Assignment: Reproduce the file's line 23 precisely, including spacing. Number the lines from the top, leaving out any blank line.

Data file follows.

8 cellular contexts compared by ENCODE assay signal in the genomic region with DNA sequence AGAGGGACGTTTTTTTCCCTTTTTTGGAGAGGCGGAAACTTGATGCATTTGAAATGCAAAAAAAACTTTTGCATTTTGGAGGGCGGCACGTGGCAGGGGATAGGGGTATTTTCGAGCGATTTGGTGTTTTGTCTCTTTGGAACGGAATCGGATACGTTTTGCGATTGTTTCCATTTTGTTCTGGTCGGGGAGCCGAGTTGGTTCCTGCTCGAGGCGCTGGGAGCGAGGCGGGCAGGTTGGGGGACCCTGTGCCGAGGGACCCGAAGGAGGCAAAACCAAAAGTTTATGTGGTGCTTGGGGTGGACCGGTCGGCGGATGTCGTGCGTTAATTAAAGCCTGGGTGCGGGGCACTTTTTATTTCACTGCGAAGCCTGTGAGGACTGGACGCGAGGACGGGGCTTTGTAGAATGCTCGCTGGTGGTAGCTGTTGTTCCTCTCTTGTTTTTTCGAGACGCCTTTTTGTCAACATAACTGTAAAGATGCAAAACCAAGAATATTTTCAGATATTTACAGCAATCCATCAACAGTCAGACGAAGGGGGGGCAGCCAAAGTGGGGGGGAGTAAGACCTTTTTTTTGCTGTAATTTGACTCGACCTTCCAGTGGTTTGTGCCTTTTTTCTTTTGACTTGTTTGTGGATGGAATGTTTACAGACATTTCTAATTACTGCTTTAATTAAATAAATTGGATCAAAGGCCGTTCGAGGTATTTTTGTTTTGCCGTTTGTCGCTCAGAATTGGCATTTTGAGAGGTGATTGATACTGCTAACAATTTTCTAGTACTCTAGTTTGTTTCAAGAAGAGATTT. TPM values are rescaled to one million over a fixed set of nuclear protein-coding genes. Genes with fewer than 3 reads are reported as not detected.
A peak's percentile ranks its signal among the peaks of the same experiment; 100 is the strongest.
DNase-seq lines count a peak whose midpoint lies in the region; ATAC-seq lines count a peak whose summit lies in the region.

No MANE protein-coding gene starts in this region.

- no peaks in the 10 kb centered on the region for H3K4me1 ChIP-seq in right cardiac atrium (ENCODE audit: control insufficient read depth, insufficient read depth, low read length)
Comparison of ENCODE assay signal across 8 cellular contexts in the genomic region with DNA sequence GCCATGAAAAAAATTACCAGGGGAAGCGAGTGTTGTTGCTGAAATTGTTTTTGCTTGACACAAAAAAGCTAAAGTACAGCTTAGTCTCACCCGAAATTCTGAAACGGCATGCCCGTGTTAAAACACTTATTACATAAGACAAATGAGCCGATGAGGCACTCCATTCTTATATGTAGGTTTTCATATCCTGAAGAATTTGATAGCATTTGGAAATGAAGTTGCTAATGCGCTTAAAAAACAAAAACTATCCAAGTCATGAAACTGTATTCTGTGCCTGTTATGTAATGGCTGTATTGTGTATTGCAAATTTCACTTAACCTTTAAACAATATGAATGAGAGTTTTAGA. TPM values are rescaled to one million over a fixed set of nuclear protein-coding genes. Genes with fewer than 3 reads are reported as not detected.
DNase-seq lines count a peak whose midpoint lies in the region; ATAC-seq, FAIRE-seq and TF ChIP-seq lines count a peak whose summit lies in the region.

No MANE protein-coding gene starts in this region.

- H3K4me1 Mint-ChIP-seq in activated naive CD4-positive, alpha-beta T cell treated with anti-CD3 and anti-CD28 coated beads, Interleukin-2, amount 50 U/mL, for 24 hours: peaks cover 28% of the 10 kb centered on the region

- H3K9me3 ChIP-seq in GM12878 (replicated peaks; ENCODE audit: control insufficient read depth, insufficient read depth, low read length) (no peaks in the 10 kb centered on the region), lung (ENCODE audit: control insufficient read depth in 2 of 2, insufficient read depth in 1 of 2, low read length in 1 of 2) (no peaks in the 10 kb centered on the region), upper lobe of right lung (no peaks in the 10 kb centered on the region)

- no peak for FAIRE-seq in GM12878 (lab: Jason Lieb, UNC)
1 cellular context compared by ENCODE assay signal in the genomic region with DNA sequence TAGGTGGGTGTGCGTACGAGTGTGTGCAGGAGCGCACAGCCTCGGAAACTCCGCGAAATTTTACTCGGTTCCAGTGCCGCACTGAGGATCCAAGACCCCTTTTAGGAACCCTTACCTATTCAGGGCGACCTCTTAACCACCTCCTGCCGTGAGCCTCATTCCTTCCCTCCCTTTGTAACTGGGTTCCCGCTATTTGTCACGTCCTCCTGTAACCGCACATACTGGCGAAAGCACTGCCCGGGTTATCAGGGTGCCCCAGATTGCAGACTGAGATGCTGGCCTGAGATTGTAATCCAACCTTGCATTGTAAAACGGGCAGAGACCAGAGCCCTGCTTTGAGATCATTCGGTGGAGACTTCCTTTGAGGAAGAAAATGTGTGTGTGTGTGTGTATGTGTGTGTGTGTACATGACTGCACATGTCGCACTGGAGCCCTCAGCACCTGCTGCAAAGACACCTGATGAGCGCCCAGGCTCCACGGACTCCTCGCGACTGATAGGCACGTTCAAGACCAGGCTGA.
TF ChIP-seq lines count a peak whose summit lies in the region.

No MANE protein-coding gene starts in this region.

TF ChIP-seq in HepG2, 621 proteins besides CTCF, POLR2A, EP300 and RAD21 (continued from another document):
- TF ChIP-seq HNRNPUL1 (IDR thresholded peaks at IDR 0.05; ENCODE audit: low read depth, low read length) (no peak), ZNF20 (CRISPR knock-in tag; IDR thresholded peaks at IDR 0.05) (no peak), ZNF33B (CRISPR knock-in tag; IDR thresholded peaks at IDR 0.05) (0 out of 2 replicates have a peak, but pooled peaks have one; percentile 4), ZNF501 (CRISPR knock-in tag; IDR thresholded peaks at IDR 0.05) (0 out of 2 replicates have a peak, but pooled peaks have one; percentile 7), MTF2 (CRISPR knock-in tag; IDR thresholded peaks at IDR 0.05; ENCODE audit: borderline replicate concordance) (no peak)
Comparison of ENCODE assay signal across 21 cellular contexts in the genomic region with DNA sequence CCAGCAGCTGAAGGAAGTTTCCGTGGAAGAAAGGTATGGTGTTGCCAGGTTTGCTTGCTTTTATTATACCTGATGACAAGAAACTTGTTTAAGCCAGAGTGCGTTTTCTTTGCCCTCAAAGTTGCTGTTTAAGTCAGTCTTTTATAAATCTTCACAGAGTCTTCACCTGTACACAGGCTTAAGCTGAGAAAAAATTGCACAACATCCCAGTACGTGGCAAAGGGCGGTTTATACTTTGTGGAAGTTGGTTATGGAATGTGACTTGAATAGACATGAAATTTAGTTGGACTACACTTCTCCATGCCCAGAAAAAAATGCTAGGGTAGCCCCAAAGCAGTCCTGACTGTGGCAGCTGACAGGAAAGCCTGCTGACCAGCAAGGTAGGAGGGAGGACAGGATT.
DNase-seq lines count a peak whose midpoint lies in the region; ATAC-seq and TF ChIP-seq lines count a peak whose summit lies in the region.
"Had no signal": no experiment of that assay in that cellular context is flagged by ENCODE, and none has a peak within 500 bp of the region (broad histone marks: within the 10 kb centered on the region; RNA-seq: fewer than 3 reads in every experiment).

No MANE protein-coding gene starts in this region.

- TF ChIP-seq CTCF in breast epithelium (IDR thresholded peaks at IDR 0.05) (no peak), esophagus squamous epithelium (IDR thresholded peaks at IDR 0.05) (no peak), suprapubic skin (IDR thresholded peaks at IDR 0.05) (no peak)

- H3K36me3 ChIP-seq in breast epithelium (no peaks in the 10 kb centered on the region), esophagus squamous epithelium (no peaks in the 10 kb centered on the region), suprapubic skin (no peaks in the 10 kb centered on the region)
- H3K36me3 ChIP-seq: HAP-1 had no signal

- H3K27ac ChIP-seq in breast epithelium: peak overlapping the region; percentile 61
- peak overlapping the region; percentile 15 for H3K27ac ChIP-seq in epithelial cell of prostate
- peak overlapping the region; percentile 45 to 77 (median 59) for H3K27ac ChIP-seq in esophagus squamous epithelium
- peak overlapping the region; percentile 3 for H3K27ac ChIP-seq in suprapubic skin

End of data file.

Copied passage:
- H3K36me3 ChIP-seq: HAP-1 had no signal